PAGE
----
From October 20, 2017 to January 14, 2018 the Museum Folkwang
is devoting a large solo exhibition to the Swiss artist Balthasar Burkhard (19442010). Comprising more than 150 works and groups of works, this comprehensive exhibition is the first time that Burkhard has received formal recognition on this scale from a museum in Germany.
The retrospective takes up the diverse threads of his work: Burkhards beginnings as a photojournalist, his role as a chronicler of the contemporary art of his time, and his emancipation as a photo artist. His oeuvre is almost unparalleled in the way it reflects the artistic self-invention of a photographer, and, further, the trajectory of the medium of photography in the art of the latter half of the 20th century. It coalesces the experience of conceiving the body as a sculpture and seeing the photographic image as a canvas. The Swiss artist is thus one of the first to translate photography as a monumental tableau into contemporary art.
The show examines Burkhards multifaceted work in stagesbeginning in 1952 with photographs from his childhood and the period he spent training with the prominent Bern photographer Kurt Blum. It also focuses on Burkhards role as a close associate of the celebrated curator Harald Szeemann and a figure in Berns bohemian scene in the 1960s and 1970s. Many of the pictures of the legendary 1972 documenta and the influential show When Attitudes Become Form in 1969 were taken by Burkhard.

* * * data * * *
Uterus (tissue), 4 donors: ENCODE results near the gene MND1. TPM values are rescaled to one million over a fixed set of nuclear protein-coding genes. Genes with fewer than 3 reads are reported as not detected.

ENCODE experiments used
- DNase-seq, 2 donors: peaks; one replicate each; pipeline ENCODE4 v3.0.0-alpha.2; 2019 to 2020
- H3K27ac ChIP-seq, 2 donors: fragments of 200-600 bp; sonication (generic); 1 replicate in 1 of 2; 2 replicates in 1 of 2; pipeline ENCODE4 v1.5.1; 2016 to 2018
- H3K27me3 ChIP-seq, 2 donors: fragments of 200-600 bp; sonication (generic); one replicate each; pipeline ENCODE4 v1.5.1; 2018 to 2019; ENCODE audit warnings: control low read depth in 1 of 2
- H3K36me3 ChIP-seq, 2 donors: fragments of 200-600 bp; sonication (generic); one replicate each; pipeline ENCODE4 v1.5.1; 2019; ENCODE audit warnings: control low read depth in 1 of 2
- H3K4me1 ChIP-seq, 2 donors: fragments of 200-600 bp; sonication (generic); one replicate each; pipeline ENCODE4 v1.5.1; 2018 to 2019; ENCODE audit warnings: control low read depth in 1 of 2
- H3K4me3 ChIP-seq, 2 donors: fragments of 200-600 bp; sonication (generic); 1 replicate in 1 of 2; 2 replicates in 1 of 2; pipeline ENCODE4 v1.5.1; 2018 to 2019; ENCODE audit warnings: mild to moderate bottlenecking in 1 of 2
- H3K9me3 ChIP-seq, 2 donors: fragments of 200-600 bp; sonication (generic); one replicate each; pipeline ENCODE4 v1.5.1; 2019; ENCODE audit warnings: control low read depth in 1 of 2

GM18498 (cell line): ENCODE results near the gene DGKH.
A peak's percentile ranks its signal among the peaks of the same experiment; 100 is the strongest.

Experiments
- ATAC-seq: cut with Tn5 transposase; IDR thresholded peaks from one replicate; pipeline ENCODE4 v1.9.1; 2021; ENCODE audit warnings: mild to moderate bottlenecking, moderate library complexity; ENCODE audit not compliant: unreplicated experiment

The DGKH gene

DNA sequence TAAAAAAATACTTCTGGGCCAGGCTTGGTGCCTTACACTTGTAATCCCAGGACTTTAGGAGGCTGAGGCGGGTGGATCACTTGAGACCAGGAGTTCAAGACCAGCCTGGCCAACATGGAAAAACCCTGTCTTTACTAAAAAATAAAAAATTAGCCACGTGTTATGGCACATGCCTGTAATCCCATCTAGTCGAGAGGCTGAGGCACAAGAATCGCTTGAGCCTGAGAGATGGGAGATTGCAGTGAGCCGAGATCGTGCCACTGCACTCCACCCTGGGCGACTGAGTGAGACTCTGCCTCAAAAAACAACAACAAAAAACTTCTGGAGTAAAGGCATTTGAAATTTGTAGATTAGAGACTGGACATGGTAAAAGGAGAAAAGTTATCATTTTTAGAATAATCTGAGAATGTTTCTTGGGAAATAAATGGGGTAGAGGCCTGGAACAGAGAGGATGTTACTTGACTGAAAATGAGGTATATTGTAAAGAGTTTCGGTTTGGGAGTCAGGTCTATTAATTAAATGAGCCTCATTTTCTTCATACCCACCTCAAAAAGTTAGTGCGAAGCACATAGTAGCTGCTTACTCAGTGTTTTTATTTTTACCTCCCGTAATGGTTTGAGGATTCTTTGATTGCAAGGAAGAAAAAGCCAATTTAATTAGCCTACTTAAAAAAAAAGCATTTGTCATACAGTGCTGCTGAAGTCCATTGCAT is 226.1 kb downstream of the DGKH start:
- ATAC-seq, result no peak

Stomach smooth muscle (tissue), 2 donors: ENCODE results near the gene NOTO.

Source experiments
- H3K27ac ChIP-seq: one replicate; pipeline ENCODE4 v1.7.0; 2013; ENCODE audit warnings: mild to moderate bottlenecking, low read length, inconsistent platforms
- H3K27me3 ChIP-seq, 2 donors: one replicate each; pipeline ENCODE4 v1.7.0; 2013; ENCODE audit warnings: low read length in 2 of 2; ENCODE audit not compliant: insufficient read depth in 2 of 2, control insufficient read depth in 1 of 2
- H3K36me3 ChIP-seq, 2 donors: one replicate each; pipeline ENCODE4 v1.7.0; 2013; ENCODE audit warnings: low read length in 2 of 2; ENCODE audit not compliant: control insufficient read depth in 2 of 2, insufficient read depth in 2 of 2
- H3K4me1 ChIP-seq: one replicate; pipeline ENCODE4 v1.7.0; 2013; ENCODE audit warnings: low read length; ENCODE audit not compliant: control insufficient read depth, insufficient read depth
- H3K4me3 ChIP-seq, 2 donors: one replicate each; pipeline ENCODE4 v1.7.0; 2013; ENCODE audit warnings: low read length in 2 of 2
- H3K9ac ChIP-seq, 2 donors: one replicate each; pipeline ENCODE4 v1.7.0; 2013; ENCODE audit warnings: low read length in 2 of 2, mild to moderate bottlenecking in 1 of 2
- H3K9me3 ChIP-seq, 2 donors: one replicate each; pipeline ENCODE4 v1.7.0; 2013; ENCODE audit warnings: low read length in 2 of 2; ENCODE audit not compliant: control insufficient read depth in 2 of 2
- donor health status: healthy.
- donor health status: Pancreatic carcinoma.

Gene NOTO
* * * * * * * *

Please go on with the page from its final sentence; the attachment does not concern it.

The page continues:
At the beginning of the 1980s Burkhard mounted his legendary exhibitions at the Kunsthalle Basel (1983) and the Musée Rath (1984). The exploration of the bodyas a human landscape or as a fragmentassumed a major importance in Burkhards work from that time on. In the retrospective, Burkhards group of nudes and body fragments can once again be seen thanks to the material that has been preserved in the form of studies and sketches and with the help of reprints. The reproduction of the destroyed thirteen-metre-long nude Der Körper I (The Body I) from 1983 constitutes a highlight not only in the exhibition in Essen but also in the photographers work as a whole.
Over the course of his career Burkhard repeatedly made portraits of artists. At the same time he made his own extensive series of animal portraits, which he shot in the encyclopaedic style of nineteenth-century photography. The images are known to many people from the childrens book Click!, said the camera and appear as large-format photographs at the Museum Folkwang. Burkhards large vedute of the major cities of the world (like Los Angeles and Mexico City) represent another facet of his work.
Balthasar Burkhard devoted his whole life to photography. The exhibition at the Museum Folkwang follows half a century of work, marked by the self-invention of an artist, colossal formats, and photographic innovations.